Christmas Cookies

Hi all! I hope you enjoyed my last post about the Gingerbread Lane installation at the Fairmont Royal York. I don’t know about y’all, but all that talk about gingerbread and candy got me hungry… and on that note, today I wanted to share something equally delicious with you: my holiday baking!

Every year around the holidays, I go into full Betty Crocker mode, and honestly, it’s a bit of a production. It starts with me reviewing my collection of cookie recipes. I’ll look at what I made last year (because of course I keep an annual record) and decide what makes the cut this year. Typically, I make between 5-6 types of cookies, doubling batches as needed if I’m baking for more people, or if I know a particular cookie will be popular! I’ll usually make the same 3-4 tried-and-true classics every year, and add 1-2 new recipes to the rotation. Next, I make a complete list of all the ingredients I need, and inventory my kitchen to see what I need to buy. I try to do this a few weeks in advance so that I can keep an eye out for things on sale – especially important these days when grocery prices are through the roof! Then comes the baking itself. Each year I do it a little differently. For example, last year I baked all the cookies over the course of a week. Each evening after work, I’d bake one batch, prep the dough for the next day’s recipe and pop it in the fridge (cookies always turn out better when you chill the dough for at least 2 hours, and ideally overnight.) This year I decided to go for broke and make all the cookies in just one day. It took me just over 7 hours total, and would have taken me longer if Tania didn’t take pity on me and help with the clean-up. I have to admit it was nice to get everything finished at once and just be done with it, but it was also absolutely exhausting. I still can’t decide which method is better!

In any case, I’m really happy with how all the cookies turned out, and I wanted to share the recipes I used in case you’re looking to do some holiday baking of your own and need some ideas. Here’s a sampling of the different cookies I made this year:

And here are links to their recipes:

Sugar Cookies: I found this recipe by the Preppy Kitchen last year and will never go back to another. I had experimented with multiple sugar cookie recipes over the years and had the same issue with all of them: as soon as you placed them in the oven, they’d spread out and completely lose their shape. The pretty cutouts I worked so hard on would turn into shapeless blobs! This recipe changed all of that. The dough is so easy to roll out, the cookies hold their shape beautifully, and they’re the perfect texture: not too soft and cakey, but not too crispy or crunchy.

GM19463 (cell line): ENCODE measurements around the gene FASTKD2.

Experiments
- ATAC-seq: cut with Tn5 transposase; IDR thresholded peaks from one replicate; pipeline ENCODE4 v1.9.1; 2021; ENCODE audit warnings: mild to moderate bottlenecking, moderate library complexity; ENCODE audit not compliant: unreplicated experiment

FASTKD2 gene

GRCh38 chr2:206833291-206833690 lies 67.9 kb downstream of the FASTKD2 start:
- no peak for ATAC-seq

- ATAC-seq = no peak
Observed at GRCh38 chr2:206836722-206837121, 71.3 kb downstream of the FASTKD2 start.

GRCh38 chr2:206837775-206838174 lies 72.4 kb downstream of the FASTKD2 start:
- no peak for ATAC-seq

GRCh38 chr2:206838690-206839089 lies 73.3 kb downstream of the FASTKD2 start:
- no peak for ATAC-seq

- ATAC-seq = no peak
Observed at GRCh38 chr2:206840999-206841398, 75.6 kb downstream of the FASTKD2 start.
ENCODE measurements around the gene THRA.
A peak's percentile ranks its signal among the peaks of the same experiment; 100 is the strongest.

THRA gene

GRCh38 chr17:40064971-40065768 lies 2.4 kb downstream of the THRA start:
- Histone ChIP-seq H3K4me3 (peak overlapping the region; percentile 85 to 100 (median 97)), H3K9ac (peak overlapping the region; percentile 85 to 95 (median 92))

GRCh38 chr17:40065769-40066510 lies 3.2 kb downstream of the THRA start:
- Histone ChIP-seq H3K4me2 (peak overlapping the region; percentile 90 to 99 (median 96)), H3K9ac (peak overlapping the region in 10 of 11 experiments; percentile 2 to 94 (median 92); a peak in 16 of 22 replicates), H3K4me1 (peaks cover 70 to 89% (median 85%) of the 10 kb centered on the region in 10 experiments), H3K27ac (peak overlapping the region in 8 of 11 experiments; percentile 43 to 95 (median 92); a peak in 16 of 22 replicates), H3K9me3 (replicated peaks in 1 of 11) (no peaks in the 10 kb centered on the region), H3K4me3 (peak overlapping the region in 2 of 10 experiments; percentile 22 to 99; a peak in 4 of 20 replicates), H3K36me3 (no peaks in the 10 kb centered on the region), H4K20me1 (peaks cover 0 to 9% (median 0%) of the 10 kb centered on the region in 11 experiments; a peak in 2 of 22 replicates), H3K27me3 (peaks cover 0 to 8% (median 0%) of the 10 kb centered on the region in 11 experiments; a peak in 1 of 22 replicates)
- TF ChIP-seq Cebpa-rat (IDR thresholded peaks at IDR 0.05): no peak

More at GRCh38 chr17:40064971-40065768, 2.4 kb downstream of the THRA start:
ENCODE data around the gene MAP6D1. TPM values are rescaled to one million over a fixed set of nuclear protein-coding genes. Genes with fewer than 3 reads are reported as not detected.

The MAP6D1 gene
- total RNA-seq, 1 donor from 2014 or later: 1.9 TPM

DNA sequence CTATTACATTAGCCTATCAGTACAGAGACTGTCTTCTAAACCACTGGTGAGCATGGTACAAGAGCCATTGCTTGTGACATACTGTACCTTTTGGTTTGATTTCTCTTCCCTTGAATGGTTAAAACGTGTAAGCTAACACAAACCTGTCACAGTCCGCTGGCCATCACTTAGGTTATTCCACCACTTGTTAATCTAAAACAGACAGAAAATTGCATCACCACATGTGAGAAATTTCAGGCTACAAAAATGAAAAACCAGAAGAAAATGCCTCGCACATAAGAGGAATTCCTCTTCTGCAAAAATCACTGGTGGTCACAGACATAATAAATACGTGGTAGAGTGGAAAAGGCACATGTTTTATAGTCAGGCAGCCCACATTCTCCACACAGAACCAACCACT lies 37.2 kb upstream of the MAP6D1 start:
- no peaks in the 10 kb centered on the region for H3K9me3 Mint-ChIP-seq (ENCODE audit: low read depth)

Sparkling Lemon Snowflakes: I’ve been making this simple Betty Crocker recipe for years and it’s always a huge hit. Even people who don’t love lemon-flavoured desserts like these cookies! It’s basically a sugar cookie except it has lemon zest in the batter and a simple lemon glaze on top. Sprinkling the glaze with white sanding sugar gives these cookies a glittery, festive look that make them a pretty addition to any cookie tray. I always double-batch these and they always run out.

Vanilla Almond Snowball Cookies: This recipe by Bread Booze Bacon proves that sometimes the simplest cookies are the best ones. I made this for the first time last year and it may be my favourite Christmas cookie of all time. It uses only five ingredients, doesn’t call for any rolling or cutting out (just drop and bake) or fancy decorations (just roll in powdered sugar). They’re sweet, nutty and so flavourful. I can’t recommend this recipe enough. Another double-batcher!

Red Velvet Cookies: If you love soft, cake-like cookies, you will love this recipe by Cooking Classy. It basically tastes just like red velvet cake, but in cookie form! Their bright red hue and white chocolate chips lend a cheery, festive vibe to any cookie plate. I make these throughout the year whenever the craving strikes, but this year I decided to add them to my Christmas rotation.

Ambrosia Macaroons: I mentioned earlier that each year, I like to pick a new recipe I’ve never tried before. This year, it was this macaroon recipe from Southern Living. I love coconut and I also love a unique cookie recipe, so when I saw that this one called for pineapple, orange zest, cream cheese and maraschino cherries, I was instantly intrigued. Not all of my cookie experiments turn out, but this one has become a new favourite. They are fruity, sweet-salty, and so soft – they literally melt in your mouth. The cherries make them perfect for a Christmas cookie tray, but they’d also be fun to serve at a luau or any tropical-themed party.

While I’m writing this, I wanted to give a shoutout to another cookie that didn’t make it onto my list this year, but that I love just the same: linzer cookies. This linzer recipe by Gimme Some Oven is one of my absolute favourites. You simply can’t go wrong with decadent raspberry jam sandwiched between almond shortbread and dusted with powdered sugar. The only reason I didn’t make them this year is because between making the cutouts, sandwiching them together and filling each cookie, these cookies are rather time-intensive. Instead, I’m going to save them for Valentine’s Day, when I’ll only be making one cookie and can devote more time to them! Here are the ones I made last Valentine’s Day: